My post is asking whether or not the same principles that guide statistical analysis can or already are applied to scouting.

2008-04-24 09:52:01
16.   bryanf
13 Hey if I can't share my insanity here with a bunch of strangers on the Internet, who can I share it with?

I'm glad you liked it. :)

2008-04-24 09:52:14
17.   LogikReader

I was just poking fun... I should work on my smileys :)

2008-04-24 09:59:20
18.   bhsportsguy
Just to add to the discussion.

Its a freebie from Baseball Prospectus and it probably was talked about last year.

2008-04-24 10:05:06
19.   Branch Rickey
15. This post is absolutely thought provoking. Especially the last part. Throughout the whole steroid issue, I couldn't help but think "what about surgery-isn't that altering your body to gain an advantage?". What about metal plates in your arm? What about robotic arms? Where is the line drawn? These issues are going to be more and more meaningful in the very near future. What about gene therapy? Nanotechnology? Bionics?
And as for scouting... I don't doubt at all that a computer could eventually break down a swing or a pitching motion and statistically analyze the likelihood of success or injury. Perhaps it's scoutings turn to reemerge to gain an advantage beyond stats... until computers re-emerge to do a better job of analyzing how a player "looks".
2008-04-24 10:11:28
20.   Bob Timmermann
I believe Blake DeWitt has artificially enhanced gumption.
2008-04-24 10:13:44
21.   Branch Rickey
20. Probably got it from LoDuca.
2008-04-24 10:18:31
22.   JJ42
Any thoughts on the new stadium improvements? I just watched the video. Seems pretty nice, especially the part about a Dodgers "experience" museum and potential access to all levels. There will be a lot of construction over the next 4 offseasons. One thing that struck me was the creation of 2 new "terraced" parking structures and underground parking. I'd like to see how long it would take to get out of those after a game. I also think sometime down the line, apartments and condos will be incorporated into the property somewhere.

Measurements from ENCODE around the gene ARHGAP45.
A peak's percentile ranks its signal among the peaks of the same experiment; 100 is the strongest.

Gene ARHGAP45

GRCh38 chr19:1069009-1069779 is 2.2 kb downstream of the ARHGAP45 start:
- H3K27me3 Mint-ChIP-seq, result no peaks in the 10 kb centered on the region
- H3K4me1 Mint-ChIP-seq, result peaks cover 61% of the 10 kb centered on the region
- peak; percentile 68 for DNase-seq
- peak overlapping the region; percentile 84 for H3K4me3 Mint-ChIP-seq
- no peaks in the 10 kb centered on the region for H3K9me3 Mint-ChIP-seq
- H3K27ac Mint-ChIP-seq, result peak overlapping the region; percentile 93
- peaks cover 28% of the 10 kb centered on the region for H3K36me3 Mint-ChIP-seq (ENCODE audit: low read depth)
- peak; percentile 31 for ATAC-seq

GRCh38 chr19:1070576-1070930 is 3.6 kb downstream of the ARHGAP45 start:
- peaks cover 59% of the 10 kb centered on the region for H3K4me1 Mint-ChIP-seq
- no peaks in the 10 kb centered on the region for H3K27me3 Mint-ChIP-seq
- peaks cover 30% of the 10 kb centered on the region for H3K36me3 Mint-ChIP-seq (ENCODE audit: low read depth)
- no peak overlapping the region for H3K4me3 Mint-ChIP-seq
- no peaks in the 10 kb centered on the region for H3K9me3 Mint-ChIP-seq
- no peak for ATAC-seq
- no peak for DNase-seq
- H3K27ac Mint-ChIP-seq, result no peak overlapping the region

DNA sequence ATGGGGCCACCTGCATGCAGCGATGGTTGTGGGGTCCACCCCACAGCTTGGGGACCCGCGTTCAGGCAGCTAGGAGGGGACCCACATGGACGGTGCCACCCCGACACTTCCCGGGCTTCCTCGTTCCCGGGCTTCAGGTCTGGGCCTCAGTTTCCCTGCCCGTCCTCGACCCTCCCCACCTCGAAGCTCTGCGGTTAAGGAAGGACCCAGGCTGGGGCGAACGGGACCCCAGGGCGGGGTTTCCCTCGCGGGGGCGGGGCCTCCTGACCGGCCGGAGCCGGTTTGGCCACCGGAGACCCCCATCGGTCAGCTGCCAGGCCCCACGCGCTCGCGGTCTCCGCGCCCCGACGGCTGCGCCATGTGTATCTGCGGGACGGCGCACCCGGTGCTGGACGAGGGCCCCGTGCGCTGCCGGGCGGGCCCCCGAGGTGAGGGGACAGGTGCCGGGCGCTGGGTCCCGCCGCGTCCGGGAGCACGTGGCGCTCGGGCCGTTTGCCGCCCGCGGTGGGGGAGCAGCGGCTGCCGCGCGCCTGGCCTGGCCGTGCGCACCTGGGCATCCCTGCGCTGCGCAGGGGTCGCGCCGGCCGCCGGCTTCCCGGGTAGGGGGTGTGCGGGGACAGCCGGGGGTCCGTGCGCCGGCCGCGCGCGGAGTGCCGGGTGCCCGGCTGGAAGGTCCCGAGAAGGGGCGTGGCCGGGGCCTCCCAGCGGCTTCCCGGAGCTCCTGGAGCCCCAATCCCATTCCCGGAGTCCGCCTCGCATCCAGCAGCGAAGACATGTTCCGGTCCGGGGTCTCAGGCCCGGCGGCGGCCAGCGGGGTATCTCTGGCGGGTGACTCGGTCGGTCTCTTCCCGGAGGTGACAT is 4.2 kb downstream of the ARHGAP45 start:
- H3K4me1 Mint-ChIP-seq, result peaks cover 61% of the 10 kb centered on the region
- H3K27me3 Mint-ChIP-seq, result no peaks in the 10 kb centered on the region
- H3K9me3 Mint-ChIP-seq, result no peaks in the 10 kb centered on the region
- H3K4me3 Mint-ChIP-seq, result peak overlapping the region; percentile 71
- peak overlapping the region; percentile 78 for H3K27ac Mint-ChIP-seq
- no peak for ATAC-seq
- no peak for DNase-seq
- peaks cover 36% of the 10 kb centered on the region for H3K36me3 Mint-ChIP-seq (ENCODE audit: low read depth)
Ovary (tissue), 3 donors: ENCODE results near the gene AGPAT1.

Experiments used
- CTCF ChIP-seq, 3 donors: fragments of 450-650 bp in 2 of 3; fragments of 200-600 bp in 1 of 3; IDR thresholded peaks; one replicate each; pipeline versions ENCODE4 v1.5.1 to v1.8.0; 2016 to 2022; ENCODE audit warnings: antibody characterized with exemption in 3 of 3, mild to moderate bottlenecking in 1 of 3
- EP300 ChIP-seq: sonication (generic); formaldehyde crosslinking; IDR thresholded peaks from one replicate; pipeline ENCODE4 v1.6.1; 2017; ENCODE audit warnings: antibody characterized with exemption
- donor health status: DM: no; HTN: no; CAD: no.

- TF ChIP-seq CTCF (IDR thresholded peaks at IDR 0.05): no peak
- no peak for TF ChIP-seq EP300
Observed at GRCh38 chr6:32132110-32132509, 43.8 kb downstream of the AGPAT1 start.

2008-04-24 10:23:09
23.   FirstMohican
19 - I believe motion capture technology is already used for analyzing golf swings, so it could be or is used for baseball swings.

I suppose you could set something up for players during batting practice and take a number of samples per year and categorize them by type of pitch. That should give you enough information to "correct" swings based on mechanics during successful periods.

2008-04-24 10:24:17
24.   Bob Timmermann
If the McCourts wants to build apartments and condos on the property, they will need approval from several different City agencies. The area is not zoned for residential and the deed to the property prohibits housing and the conditional use permit for the property prohibits housing.
2008-04-24 10:24:54
25.   Jon Weisman
22 - New post soon to come.
2008-04-24 10:28:48
26.   evenatriple
Well, among many thought-provoking items this post raises is the likelihood that the Dodgers do not have anyone on staff (to our knowledge) who is capable of finding "something like the expected BABIP." My understanding is that there is no one associated with the team paid to do statistical analysis. Wasn't that what Colletti wrote when he was asked this question on one of those on-line Q&A sessions? Perhaps DT favorites Ng and White are using non-traditional stats in their analysis, but my sense is that we don't really have any indication of that. I get the impression from the excerpt of the True Blue column that Jon reprinted that most other teams are employing statistical analysts in their front offices. Is this in fact the case?
2008-04-24 10:31:52
27.   Eric Enders
There are a few people on the staff who worked for DePodesta, Kim Ng among them. I have to think there's somebody around who can find something like BABIP, or at least knows what it is.
2008-04-24 10:32:45
28.   JJ42
24 There goes my dream of living on the grounds (of course, after a pre-requisite dream of winning the lottery). One thing I do expect over the next few seasons is greater increases in ticket prices. We'll all be paying for this "experience."
2008-04-24 10:33:24
29.   BALCO Lab Rats
Very interesting post indeed. To add my two cents...

What I notice right now in baseball (and in other sports, and also in many organizations in various sectors, public or private) is that there's lots of research being done, lots of interesting avenues investigated, lots of new data acquired/created, but so much seems to be going to waste.